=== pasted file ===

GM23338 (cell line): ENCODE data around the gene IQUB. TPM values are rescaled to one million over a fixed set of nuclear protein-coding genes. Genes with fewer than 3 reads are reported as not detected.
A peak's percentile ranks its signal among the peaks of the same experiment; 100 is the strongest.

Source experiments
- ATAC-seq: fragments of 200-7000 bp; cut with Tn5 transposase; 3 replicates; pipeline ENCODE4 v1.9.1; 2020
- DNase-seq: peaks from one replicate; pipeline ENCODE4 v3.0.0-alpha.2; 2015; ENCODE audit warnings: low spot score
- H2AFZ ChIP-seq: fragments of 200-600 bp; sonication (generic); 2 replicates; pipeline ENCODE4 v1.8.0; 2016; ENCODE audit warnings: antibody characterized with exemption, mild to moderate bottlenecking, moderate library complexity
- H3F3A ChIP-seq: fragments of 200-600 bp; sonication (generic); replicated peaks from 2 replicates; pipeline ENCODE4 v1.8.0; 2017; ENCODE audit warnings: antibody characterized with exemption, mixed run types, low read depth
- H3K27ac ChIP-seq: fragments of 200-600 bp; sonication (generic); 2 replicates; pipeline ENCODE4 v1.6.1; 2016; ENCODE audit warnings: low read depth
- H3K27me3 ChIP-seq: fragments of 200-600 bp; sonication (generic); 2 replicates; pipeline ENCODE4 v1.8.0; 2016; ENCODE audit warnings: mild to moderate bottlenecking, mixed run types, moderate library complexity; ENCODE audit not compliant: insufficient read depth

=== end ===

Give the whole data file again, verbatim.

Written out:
GM23338 (cell line): ENCODE data around the gene IQUB. TPM values are rescaled to one million over a fixed set of nuclear protein-coding genes. Genes with fewer than 3 reads are reported as not detected.
A peak's percentile ranks its signal among the peaks of the same experiment; 100 is the strongest.

Source experiments
- ATAC-seq: fragments of 200-7000 bp; cut with Tn5 transposase; 3 replicates; pipeline ENCODE4 v1.9.1; 2020
- DNase-seq: peaks from one replicate; pipeline ENCODE4 v3.0.0-alpha.2; 2015; ENCODE audit warnings: low spot score
- H2AFZ ChIP-seq: fragments of 200-600 bp; sonication (generic); 2 replicates; pipeline ENCODE4 v1.8.0; 2016; ENCODE audit warnings: antibody characterized with exemption, mild to moderate bottlenecking, moderate library complexity
- H3F3A ChIP-seq: fragments of 200-600 bp; sonication (generic); replicated peaks from 2 replicates; pipeline ENCODE4 v1.8.0; 2017; ENCODE audit warnings: antibody characterized with exemption, mixed run types, low read depth
- H3K27ac ChIP-seq: fragments of 200-600 bp; sonication (generic); 2 replicates; pipeline ENCODE4 v1.6.1; 2016; ENCODE audit warnings: low read depth
- H3K27me3 ChIP-seq: fragments of 200-600 bp; sonication (generic); 2 replicates; pipeline ENCODE4 v1.8.0; 2016; ENCODE audit warnings: mild to moderate bottlenecking, mixed run types, moderate library complexity; ENCODE audit not compliant: insufficient read depth